It may not be an exaggeration to claim that the Egyptian political leadership can, easily, benefit from the crisis in increasing its popularity among the public citizens, and thus avoid the scenario of jeopardizing the hard-won status quo of political stability. The key to overcoming the current economic crisis, as well as all the potential crises in the future, is for the government to let go of its centralized approach, to economics and politics, and open a greater space for the private sector, political parties, and civil society organizations to share the burdens as well as the profits. The Egyptian government has already started to take unprecedented steps in that direction.
Despite heated criticism from some of the socialist members of the parliament, the Egyptian government is determined to proceed with its ambitious plan to liberalize the economy, while bending in the wind of the Russia-Ukraine war. The plan is to shrink the government’s involvement in the market, as a competitor, to avail a space as large as 65% for the local private sector and the foreign investors to compete over the many lucrative opportunities that the huge and prolific Egyptian market has to offer. The government hopes that these new macroeconomic reforms will attract foreign investments of 40 billion dollars over the coming four years.
The initial reaction of the foreign investors and international lenders to these brave steps by the Egyptian government is quite promising. In less than one month, since the Egyptian Prime Minister, Mostafa Madbouly, announced the roadmap to opening the market, the government has been able to make deals of future investments with foreign investors and international lenders, that total more than 30 billion dollars. Moreover, the ‘hot money’ investors, who fled the country in the past two years, started to crawl their way back to benefit from the new opportunities.
Moreover, on June 17th, at the St. Petersburg International Economic Forum, the Egyptian president announced that Egypt is expecting an increase in the economic growth rate by 5.5% compared to 3.3% in 2021 and that non-oil exports have increased to 32 billion dollars in the second quarter of 2022, despite the significant influence of the global crises, including the global economic standoff around the Russia-Ukraine war, as well as the COVID-19 pandemic.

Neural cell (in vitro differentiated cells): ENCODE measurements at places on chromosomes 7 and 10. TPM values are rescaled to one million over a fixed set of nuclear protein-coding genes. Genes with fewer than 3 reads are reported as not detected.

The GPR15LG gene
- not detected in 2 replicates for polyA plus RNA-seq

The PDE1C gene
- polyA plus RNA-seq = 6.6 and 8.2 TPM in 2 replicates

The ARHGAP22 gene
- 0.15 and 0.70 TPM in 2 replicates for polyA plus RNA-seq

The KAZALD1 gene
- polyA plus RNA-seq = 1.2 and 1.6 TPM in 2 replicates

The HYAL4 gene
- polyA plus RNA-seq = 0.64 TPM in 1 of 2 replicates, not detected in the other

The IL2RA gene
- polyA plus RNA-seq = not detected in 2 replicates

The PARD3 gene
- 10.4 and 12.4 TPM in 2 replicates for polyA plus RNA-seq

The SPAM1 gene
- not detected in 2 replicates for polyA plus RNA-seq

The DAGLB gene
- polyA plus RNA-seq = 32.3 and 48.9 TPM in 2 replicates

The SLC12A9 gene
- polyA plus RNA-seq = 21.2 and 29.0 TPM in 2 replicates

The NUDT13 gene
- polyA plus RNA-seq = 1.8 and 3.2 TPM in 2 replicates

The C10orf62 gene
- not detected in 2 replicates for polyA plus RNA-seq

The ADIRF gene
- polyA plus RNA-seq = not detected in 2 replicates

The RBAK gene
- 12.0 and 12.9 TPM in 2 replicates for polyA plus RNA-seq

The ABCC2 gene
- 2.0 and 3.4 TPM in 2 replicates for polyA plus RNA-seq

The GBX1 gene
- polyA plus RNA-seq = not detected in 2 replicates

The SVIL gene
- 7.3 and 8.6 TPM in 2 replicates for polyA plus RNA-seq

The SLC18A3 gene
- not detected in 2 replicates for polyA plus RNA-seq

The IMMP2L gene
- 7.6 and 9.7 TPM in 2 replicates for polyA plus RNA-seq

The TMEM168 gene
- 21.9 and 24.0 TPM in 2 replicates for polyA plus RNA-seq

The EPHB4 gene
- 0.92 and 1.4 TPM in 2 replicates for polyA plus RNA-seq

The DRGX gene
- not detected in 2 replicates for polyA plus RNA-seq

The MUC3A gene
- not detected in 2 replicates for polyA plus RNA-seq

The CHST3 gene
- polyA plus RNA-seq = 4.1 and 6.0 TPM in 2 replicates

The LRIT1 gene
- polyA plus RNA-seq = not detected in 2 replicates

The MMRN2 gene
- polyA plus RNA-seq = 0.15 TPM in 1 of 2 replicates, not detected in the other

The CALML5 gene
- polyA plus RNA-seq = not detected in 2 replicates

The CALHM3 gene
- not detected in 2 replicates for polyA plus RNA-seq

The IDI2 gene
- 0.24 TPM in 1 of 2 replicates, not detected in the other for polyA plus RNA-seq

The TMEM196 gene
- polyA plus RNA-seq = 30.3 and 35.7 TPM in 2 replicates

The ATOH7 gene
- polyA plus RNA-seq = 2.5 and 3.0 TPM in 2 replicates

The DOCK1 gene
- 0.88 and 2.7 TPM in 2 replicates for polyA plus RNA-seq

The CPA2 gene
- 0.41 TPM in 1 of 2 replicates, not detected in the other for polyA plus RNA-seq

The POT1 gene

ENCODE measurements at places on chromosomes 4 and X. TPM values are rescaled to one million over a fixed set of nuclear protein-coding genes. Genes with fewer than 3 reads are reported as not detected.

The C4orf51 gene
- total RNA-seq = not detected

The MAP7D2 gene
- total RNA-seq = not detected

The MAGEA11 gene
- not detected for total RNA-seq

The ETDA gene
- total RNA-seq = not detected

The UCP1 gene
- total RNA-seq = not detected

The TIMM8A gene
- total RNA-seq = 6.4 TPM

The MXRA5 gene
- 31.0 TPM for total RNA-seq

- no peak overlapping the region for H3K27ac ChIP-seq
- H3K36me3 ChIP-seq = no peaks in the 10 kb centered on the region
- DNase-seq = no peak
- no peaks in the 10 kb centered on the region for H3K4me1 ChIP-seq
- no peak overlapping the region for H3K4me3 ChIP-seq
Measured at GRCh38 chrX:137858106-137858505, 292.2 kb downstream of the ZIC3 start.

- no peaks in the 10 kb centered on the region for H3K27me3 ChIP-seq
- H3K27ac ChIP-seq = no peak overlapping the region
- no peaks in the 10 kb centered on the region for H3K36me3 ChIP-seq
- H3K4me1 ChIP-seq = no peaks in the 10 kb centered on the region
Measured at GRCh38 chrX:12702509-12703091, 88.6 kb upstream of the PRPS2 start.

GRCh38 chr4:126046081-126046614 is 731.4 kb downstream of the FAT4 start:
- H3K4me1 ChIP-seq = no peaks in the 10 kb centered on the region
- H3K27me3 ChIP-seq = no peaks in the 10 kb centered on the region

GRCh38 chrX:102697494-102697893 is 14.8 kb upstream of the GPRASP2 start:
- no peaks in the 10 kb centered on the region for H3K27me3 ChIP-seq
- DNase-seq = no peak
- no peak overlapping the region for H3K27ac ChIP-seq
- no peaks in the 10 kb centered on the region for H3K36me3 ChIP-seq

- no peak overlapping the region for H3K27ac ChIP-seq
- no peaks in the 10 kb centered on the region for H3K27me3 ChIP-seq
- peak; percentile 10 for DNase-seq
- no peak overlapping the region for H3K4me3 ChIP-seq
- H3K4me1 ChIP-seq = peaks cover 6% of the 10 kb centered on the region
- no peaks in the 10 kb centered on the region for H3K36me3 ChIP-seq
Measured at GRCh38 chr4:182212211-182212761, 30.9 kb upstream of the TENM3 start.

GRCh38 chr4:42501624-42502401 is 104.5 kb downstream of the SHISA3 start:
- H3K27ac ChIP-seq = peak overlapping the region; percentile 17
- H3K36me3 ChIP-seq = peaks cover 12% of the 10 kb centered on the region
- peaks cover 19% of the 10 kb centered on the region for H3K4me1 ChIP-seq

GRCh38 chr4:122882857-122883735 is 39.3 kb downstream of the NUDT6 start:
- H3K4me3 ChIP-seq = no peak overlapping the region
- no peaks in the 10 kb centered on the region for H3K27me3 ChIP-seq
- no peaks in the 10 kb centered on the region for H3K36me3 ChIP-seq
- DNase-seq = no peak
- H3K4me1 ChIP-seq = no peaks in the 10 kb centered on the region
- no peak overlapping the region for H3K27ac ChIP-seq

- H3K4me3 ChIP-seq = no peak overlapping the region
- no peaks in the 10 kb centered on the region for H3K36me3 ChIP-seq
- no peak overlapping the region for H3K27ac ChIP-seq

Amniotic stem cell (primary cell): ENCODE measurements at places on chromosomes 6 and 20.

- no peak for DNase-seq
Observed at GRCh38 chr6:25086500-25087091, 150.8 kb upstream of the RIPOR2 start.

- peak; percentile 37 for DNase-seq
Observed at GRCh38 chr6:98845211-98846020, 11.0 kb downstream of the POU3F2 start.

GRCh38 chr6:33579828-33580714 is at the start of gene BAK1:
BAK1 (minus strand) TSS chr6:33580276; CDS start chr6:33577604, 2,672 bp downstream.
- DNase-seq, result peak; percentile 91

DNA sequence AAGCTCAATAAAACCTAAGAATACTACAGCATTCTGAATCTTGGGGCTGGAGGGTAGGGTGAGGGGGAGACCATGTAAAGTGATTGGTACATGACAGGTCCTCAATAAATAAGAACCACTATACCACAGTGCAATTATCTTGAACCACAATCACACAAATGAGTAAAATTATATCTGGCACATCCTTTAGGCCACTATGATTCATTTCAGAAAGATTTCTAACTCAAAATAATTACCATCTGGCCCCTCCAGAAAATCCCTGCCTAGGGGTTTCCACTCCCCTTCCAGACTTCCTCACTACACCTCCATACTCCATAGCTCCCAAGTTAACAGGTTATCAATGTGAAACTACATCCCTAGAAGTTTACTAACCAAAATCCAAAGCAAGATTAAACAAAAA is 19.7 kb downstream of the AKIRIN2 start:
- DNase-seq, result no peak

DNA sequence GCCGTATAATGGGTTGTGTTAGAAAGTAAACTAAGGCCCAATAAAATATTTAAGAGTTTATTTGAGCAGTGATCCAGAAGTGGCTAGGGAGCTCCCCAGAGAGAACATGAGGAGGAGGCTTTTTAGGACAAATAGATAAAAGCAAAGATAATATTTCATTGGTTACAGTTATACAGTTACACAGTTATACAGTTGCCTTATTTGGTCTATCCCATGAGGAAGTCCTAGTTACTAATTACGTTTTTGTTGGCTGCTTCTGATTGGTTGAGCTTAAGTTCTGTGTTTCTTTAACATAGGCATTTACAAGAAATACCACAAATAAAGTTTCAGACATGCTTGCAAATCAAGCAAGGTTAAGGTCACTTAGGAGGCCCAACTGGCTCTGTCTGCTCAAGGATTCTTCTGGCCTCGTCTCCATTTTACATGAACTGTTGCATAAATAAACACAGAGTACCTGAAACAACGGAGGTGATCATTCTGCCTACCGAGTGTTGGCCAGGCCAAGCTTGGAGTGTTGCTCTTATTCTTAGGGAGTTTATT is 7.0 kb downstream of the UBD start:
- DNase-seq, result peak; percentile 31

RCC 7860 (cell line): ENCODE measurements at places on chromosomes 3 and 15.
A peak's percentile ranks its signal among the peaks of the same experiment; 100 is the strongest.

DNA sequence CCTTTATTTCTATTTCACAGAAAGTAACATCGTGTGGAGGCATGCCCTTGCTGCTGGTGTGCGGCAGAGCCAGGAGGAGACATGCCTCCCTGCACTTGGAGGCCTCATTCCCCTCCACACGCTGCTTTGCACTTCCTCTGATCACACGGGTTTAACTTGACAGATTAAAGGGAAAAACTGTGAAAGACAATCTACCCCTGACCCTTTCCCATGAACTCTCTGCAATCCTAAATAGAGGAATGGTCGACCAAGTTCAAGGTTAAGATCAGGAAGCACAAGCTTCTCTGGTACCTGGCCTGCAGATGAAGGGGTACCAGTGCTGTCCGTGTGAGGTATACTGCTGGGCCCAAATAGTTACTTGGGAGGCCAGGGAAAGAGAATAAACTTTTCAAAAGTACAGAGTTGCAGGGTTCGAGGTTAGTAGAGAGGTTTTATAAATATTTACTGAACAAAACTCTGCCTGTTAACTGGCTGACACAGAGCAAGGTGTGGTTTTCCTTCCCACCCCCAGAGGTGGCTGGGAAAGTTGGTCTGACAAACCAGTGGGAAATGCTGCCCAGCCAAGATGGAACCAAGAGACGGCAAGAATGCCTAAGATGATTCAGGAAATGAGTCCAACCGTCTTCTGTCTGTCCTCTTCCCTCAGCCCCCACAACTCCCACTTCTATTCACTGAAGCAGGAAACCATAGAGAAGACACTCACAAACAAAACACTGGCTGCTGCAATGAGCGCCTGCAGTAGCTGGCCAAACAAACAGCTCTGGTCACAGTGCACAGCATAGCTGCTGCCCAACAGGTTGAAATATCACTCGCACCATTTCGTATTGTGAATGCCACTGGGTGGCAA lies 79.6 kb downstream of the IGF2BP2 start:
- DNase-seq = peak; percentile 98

Therefore, the Egyptian government should not allow itself to be dragged by the media claims about the decline of citizen satisfaction rates. Up till this moment, there is not a credible survey or data that proves or denies that. However, we know for sure that citizens are not angry at the leadership of President El-Sisi. Rather, the public citizens are frustrated by the economic retreat.
There is a huge difference between a citizen being ‘angry’ and being ‘frustrated’. In the first case, the government and the entire regime should be changed as this indicates failure. But, in the second case, the state leadership, which is still respected by the public citizens, should find a way to turn citizens’ frustration into a power that fuels positive changes that eventually bring hope back to their hearts. That is exactly what President El-Sisi and his administration should focus on, in the coming period.